When Abel was murdered, his blood cried out to God for vengeance. Yet God did not kill Cain the murderer but protected him against those who would seek his life.
Clearly, God’s idea of vengeance was different from Abel’s.
The scriptures contrast human and divine vengeance. One seeks payback and retribution, the other pursues peace and restoration. One is vindictive, the other is vindicating. One punishes wrong, the other makes right. One is about revenge, the other is about righteousness.
Human vengeance is codified in the old law of an eye for an eye and a tooth for a tooth. Divine vengeance, in contrast, is revealed in the grace that forgives, restores, and makes new. The former is based on your badness; the latter is based on God’s goodness.
In Isaiah 29, the prophet paints a bleak picture of human vengeance, but in Isaiah 61, he describes divine vengeance. See if you can spot the difference:
|Human vengeance involves…||Divine vengeance involves…|
|Distress, being brought low, lamenting and mourning, destruction and death (Isaiah 29:2-4)||Good news to the afflicted, healing to the brokenhearted, liberty to the captives, freedom to the prisoners (Isaiah 61:1-2)|
The first prophecy points to human vengeance, such as the Romans killing Jews; the second points to Jesus dying for the Jews. Roman vengeance involved brutal and violent retribution, but divine vengeance is nothing like that.
What does divine vengeance look like?
We get an idea from studying Isaiah’s prophecy:
…the day of vengeance of our God, to comfort all who mourn, and provide for those who grieve in Zion – to bestow on them a crown of beauty instead of ashes, the oil of joy instead of mourning, and a garment of praise instead of a spirit of despair. They will be called oaks of righteousness, a planting of the Lord for the display of his splendor. They will rebuild the ancient ruins and restore the places long devastated; they will renew the ruined cities that have been devastated for generations. (Isaiah 61:2-4)
Words associated with human vengeance include revenge, retribution, and punishment, but words associated with divine vengeance include rebuild, restore, and renew.
It’s true that some Old Testament writers portrayed God as smiting his enemies, but in the New Testament we see the Son of God loving his enemies.
The Pharisees thought God hated sinners, but Jesus revealed a God who cares for sinners. Josephus imagined God destroying Jerusalem, but Jesus revealed a God who wept over the city. It’s a radically different picture.
You have come… to Jesus, the mediator of a new covenant, and to the sprinkled blood, which speaks better than the blood of Abel. (Hebrews 12:22,24)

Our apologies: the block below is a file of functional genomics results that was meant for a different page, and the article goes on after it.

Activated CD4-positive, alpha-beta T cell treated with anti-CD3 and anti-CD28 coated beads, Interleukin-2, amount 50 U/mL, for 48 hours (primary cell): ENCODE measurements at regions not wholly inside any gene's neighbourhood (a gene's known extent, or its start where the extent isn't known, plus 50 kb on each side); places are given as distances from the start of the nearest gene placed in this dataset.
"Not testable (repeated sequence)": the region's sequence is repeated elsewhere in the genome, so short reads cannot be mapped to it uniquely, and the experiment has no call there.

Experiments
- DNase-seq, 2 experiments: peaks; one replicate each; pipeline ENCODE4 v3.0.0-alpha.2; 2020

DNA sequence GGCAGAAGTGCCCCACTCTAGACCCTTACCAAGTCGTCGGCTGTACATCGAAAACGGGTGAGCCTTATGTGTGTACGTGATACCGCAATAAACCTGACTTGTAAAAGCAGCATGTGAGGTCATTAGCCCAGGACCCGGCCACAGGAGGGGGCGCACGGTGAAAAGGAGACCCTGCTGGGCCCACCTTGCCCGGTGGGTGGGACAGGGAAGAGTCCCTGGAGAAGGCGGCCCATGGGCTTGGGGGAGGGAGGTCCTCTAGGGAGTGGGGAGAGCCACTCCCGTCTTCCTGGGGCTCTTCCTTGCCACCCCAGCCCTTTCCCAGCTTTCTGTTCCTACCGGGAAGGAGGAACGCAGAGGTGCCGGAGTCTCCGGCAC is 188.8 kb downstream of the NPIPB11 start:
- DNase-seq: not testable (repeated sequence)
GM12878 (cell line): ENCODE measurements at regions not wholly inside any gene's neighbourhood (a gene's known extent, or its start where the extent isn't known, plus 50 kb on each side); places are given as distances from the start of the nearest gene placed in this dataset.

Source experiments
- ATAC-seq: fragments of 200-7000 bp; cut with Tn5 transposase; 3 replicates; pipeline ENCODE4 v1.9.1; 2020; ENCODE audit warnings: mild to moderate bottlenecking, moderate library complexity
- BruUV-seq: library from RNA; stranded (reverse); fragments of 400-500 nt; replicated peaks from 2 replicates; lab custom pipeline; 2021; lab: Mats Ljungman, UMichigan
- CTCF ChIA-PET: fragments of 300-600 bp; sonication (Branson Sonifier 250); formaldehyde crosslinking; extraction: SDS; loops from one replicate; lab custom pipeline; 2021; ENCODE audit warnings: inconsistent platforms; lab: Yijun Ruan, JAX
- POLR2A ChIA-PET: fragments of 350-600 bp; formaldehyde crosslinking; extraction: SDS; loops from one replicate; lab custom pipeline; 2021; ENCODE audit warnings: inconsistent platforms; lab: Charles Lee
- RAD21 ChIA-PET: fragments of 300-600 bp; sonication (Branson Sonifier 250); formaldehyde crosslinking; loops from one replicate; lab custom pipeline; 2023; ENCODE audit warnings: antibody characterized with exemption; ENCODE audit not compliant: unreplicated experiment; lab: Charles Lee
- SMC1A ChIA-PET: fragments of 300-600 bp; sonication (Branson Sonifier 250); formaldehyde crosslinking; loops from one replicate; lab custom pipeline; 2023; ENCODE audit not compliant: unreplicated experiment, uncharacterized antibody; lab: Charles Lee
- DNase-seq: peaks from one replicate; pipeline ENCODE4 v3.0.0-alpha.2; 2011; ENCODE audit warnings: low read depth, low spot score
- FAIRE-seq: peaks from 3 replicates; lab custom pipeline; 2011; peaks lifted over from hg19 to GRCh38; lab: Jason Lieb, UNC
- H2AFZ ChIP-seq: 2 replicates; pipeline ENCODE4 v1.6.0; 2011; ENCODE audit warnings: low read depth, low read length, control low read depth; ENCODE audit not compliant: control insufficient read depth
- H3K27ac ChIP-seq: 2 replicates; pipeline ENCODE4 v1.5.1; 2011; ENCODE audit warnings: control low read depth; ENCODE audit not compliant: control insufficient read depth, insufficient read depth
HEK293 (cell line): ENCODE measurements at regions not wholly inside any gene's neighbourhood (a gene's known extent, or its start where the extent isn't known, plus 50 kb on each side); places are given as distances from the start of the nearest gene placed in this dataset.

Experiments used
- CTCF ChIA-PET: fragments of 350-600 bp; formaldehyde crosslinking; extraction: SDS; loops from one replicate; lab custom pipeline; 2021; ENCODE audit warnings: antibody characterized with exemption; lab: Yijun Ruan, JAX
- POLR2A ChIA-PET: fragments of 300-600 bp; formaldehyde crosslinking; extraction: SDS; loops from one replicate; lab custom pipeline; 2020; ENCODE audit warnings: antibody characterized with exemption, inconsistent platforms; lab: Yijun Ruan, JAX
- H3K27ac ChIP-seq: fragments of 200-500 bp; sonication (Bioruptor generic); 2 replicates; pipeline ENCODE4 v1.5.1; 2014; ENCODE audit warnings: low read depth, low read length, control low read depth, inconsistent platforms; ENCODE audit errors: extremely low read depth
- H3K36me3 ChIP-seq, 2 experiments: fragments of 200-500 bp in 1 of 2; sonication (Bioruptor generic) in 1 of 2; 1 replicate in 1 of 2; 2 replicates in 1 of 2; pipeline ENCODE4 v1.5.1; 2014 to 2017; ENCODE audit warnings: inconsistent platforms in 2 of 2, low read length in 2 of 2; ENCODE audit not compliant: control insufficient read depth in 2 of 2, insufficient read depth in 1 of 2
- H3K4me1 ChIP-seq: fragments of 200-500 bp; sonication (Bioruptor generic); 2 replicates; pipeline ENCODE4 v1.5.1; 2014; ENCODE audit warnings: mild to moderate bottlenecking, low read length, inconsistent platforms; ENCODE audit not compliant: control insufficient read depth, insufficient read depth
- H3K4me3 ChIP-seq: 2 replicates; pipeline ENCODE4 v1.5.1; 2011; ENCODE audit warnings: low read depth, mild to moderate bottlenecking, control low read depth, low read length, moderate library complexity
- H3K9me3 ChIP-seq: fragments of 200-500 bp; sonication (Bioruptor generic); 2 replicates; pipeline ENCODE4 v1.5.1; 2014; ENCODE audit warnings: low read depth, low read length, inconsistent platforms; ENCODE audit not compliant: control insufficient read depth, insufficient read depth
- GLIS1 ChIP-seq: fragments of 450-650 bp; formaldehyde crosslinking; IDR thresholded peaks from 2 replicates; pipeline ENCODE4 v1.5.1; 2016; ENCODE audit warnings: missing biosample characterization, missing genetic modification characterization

Abel’s blood cried out “Vengeance! Vengeance!” and the result was a curse, but Jesus’ blood cries out “Forgiveness! Forgiveness!” and those who hear it are blessed.
Jesus was a walking-talking testimony of divine vengeance. His heart was to restore rather than punish and to rebuild rather than demolish. This divine desire to make things right rather than punish wrong things can be seen in the way Jesus related to the temple that condemned him and the city that killed him.
Jesus for Jerusalem
On the night he rose from the dead, Jesus instructed his disciples to preach a new message of unconditional forgiveness.
Thus it is written, and thus it was necessary for the Christ to suffer and to rise from the dead the third day, and that repentance and remission of sins should be preached in his name to all nations, beginning at Jerusalem. (Luke 24:46-47, NKJV)
The message of grace and forgiveness was for all nations, but it was particularly for the Jews. “Beginning at Jerusalem,” said Jesus, as though he knew there would be some who would deny grace to his killers. “God’s grace is for all, but those in Jerusalem get to hear about it first.” Then, before he ascended to heaven, he said it again. “Be my witnesses in Jerusalem…” (Act 1:8b).
There is a reason why Jerusalem is considered the birthplace of Christianity and it is not just because Christ died there. By the Lord’s command, Jerusalem was the first place evangelized with the gospel. By the Holy Spirit’s direction, Jerusalem was the location of Pentecost. And by the apostles’ obedience, Jerusalem was the birthplace of the church.
Jerusalem rejected Jesus but Jesus did not reject Jerusalem. Nor did he tell his apostles to give the city a wide berth. Instead, he designated the city Mission Field Number One. The apostles did what he asked and soon their teaching spread all over Jerusalem. As a result, the number of Christians in the city increased greatly (Acts 5:28, 6:7).
As for the city, so for the temple
The cross and the temple stood in opposition to one another, yet Christ’s cross came down while the temple stayed up. That building, so hostile to Christ, did not tumble during the earthquake that accompanied his death. Nor was it consumed by heavenly fire when he rose from the grave.
When the Lord needed an apostle of grace, he recruited a hate-filled Pharisee. And when he needed a venue for the early church, he chose the courts of the most anti-Christ building in the world (Acts 2:46, 3:11, 5:12, 42).
Where did the apostles perform their first miracle? It was at the gates of the temple (Acts 3:2).
When an angel released the apostles from prison, where did he tell them to preach the gospel? At the temple (Acts 5:20).
And after the apostles were flogged and ordered not to speak in the name of Jesus, where did they daily continue to preach the good news of Jesus Christ? (Acts 5:42). You guessed it.
This is grace, and this is what God does. He redeems and repurposes. He takes those things that are opposed to him and turns them around for good.
That the Lord would choose this building and this city to demonstrate his goodness and power speaks volumes to the graciousness of a good God who does not treat us as our sins deserve.
Extracted from chapter 26 of Paul’s new book AD70 and the End of the World.